This is the bit about fracking:

Make provision for strategic highways companies and the funding of transport services by land; to make provision for the control of invasive non-native species; to make provision about nationally significant infrastructure projects; to make provision about town and country planning; to make provision about the Homes and Communities Agency and Mayoral development corporations; to make provision about the Greater London Authority so far as it exercises functions for the purposes of housing and regeneration; to make provision about Her Majesty’s Land Registry and local land charges; to make provision to enable building regulations to provide for off-site carbon abatement measures; to make provision for giving members of communities the right to buy stakes in local renewable electricity generation facilities; to make provision about maximising economic recovery of petroleum in the United Kingdom; to provide for a levy to be charged on holders of certain energy licences; to enable Her Majesty’s Revenue and Customs to exercise functions in connection with the Extractive Industries Transparency Initiative; to make provision for underground access to deep-level land for the purposes of exploiting petroleum or deep geothermal energy; to make provision about renewable heat incentives; to make provision about the reimbursement of persons who have paid for electricity connections; to make provision to enable the Public Works Loan Commissioners to be abolished; to make provision about the electronic communications code; and for connected purposes.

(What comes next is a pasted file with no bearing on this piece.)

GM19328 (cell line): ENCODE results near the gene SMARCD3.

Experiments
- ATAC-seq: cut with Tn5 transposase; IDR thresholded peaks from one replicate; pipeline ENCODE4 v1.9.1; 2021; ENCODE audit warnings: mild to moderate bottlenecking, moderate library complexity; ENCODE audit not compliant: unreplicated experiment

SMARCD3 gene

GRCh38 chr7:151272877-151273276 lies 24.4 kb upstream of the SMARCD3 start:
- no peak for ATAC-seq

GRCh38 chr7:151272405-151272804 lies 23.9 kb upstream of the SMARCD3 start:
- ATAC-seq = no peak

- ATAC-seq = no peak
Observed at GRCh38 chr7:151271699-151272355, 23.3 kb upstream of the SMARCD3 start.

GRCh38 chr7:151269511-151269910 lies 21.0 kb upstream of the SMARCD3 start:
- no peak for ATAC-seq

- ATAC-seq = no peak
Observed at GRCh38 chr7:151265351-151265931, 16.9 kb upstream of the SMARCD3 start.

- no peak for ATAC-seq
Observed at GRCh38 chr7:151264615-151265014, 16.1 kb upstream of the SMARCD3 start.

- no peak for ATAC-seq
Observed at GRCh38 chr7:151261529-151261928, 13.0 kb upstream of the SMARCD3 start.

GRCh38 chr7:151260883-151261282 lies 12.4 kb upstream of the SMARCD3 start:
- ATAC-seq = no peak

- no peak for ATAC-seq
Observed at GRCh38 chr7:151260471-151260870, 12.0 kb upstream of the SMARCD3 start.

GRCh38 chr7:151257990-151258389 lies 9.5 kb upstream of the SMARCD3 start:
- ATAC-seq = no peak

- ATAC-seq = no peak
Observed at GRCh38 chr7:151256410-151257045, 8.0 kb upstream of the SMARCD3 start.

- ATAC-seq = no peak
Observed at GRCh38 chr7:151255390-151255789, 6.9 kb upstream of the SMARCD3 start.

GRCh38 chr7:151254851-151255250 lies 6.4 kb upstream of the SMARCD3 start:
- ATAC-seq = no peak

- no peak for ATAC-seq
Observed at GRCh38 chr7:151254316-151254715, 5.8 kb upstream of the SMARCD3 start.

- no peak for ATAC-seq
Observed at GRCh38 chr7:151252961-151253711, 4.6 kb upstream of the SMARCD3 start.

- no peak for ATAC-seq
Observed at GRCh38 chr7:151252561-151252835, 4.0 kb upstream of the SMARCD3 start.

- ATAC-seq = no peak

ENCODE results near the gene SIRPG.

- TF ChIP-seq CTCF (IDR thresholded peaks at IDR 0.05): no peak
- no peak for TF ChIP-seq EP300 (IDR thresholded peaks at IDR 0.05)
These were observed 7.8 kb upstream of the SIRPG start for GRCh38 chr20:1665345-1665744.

I'm still not sure about the 'Extractive Industries Transparency Initiative' - I'm just assuming its to do with fracking. In its entirety, the bill goes on for some 109 pages but last night's activity in the House of Commons consisted of a debate then two votes.

One was to do with devolving licences to frack to the Scottish Parliament, the other concerned a (Lib Dem proposed) moratorium on fracking across the entire UK. (Point to note, Northern Ireland already has the power to licence onshore petroleum recovery, including fracking. Off shore exploration/extraction still sits at Westminster.)

The upshot was put most succinctly in this morning's edition of The National:

So much of what goes on by politicians is calculated, while we can't say if Labour's attempts to devolve licencing around fracking to the Scottish Government was calculated to fail, given their very public opposition to just about any powers (actual powers, not responsibilities) being devolved to the Scottish Government - you'd be forgiven for being suspicious.

To be clear, Labour MP's like Curran & Nash voted for licencing being devolved, the problem is, they abstained from voting on a moratorium on fracking across the UK. What can one read in to that? Labour themselves are frozen by indecision but don't mind passing the buck onto others. They are the political equivalent of the classroom clype - worse than that, they'll happily line up others to carry the can while they hide in the sandpit.

To carry the analogy further, its a game of pass the parcel with the prize being a turd wrapped in several layers of very bad newspaper coverage. Ineos who own the Grangemouth refinery are currently importing Shale Gas (which is what you get from fracking) from Pennsylvania - this costs money and they (oddly) argue it adds to the carbon footprint of the process. They want to secure domestic supplies of Shale Gas which means fracking around the central belt, Fife, the Lothians - you've seen the map...